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Tales From The Road: Japan, Colorado, Burma, New Orleans, and a Long Walk

by Tim Patterson Jul 24, 2007

What makes for a quality travel story? According to Ernest Hemingway, “good writing is true writing.” Honesty is especially crucial in travel writing, but it’s sometimes difficult for writers to achieve.

When we travel, we step beyond our comfort zones, into a realm of uncertainty. For a writer trying to capture the essence of a place, it can be tempting to assume a tone of artificial confidence. Jangly nerves, upset stomachs and genuine observations are lost in favor of breezy, artificial suavity.

When that happens, as one contributor to this week’s round-up says, “the bullshit comes right through on the page.”

The stories below stand out not only for literary quality, but also as examples of true writing. One piece, Bill Simmon’s “Queasy in the the Big Easy,” was so honest it almost got him lynched in New Orleans.

Sometimes, true writing stands out in descriptive details, like Bruce Northam’s precise paragraphs about sea gypsy culture in Burma’s Mergui archipelago.

Other times, true writing requires the acknowledgment that human motives are never clear, and epic journeys, like walking across America, can lead to more questions than answers.

I hope you enjoy this week’s selections and look forward to comments!

1) “Around the Globe With No Clothes On” by Michael Yessis

I once lived near Canadian World, a bankrupt and abandoned theme park in rural Hokkaido, Japan. It was downright weird to explore the dusty, overgrown grounds of Canadian World, but Michael Yessis’ experience in Osaka ups the weirdness ante dramatically.

Yessis visited Japanese renditions of Italy, France, Finland and Greece in only 3 hours. And he was naked the whole time.

2) “Lost in America: Steve Vaught’s Staggering Journey To Find Redemption” by Steve Friedman

Regular readers of this column know I’m a big fan of the Best American Travel Writing series. “Lost in America” was recently selected for inclusion in the 2007 edition of the Best American anthology, but it’s still available online for free.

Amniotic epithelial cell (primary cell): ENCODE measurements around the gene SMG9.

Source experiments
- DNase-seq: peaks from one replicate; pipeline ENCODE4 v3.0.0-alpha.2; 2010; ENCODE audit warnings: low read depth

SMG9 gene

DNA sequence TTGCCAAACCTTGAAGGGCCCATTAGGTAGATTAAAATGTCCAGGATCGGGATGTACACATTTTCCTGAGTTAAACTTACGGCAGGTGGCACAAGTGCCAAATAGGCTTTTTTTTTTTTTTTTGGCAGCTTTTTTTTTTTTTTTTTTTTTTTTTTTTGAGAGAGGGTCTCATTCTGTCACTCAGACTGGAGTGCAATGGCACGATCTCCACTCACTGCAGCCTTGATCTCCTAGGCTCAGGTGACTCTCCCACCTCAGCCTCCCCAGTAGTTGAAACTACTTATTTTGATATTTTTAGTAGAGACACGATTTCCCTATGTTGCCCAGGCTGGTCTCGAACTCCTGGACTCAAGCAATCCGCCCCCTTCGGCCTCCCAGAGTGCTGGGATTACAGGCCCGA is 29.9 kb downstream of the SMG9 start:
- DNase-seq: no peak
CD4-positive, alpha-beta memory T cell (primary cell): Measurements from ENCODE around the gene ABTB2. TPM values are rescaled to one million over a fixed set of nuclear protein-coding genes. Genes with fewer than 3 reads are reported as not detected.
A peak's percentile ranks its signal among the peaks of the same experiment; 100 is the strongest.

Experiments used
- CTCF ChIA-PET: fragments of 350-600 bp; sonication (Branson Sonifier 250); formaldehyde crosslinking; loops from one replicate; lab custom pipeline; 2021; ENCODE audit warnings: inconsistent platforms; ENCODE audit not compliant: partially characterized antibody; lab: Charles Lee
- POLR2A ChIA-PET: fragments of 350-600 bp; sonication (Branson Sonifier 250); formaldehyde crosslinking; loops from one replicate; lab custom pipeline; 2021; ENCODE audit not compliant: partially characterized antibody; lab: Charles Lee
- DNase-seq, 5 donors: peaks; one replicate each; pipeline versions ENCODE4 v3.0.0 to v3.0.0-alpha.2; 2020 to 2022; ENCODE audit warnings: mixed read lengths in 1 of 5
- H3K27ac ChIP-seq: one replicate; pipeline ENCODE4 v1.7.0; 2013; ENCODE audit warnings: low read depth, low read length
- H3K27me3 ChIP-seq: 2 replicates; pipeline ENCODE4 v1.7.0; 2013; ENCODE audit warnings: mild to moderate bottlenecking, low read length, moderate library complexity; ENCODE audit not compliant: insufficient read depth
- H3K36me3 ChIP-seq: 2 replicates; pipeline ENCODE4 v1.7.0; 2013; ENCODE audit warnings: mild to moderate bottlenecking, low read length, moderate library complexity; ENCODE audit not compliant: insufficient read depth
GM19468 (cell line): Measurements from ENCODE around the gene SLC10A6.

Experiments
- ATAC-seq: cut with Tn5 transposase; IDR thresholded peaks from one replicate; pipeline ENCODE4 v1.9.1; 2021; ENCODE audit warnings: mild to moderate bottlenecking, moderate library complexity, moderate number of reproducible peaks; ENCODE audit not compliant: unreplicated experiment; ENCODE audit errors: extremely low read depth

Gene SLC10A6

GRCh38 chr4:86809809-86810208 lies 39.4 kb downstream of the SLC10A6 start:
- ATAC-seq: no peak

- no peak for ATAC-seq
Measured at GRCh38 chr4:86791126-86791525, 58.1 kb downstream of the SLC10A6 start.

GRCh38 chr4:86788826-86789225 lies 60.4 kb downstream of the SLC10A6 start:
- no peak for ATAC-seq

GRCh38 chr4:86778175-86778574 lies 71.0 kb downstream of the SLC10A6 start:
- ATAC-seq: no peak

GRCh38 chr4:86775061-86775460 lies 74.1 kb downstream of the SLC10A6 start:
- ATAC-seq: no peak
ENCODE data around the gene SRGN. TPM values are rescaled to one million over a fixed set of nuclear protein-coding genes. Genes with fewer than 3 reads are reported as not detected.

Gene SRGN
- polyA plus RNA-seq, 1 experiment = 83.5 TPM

It’s the story of a troubled, intelligent and overweight man who decides to walk across America, and whose journey leads to fame, fortune, poison oak and, above all, to more questions – about happiness, commitment and moral wisdom.

Steve Friedman’s writing strikes exactly the right tone, and although this is a long article, it will hold you to the end.

3) “Burma: Drifting With Sea Gypsies” by Bruce Northam

I’ve always been fascinated by the Mergui Archipelago, a vast island region in the Indian Ocean, off the southwest coast of Burma. Bruce Northam’s outstanding article about the Mergui islands and the sea gypsies who live there is heartfelt but not sappy, descriptive but not too wordy, informative but never boring.

It’s easily the best piece of writing on the Mergui islands I’ve encountered, and now I’m more excited than ever to explore those deserted beaches, mangrove forests and sea gypsy encampments. Anyone up for an island adventure this winter?

4) “Growing Queasy in the Big Easy” by Bill Simmons

Babbling Bill Simmons is easily one of the most entertaining and successful Internet writers, a master of conversational, witty blog posts that make for ideal bathroom reading.

Simmons started out making cracks about the Red Sox and Celtics on his own tiny website, and is now one of the most popular columnists on A few years ago Simmons went to New Orleans to cover a Super Bowl and ended up writing an article that nearly got him lynched at the time, but now stands as a poignant monument to pre-Katrina New Orleans.

5) “Arkansas River Notes” by David Miller

David Miller’s latest blog proves that you don’t need to venture too far from home to write a great travel story. Sometimes, a trip can even be a way of coming home again, finding yourself naked and grinning by a river in a field of wildflowers.

If you missed my interview with David last week on BNT, check it out here.

Tim Patterson travels with a sleeping bag and pup tent strapped to the back of his folding bicycle. His articles and travel guides have appeared in Get Lost Magazine, Tales Of Asia, Matador Travel and Common Language Project. Check out his personal site Rucksack Wanderer.

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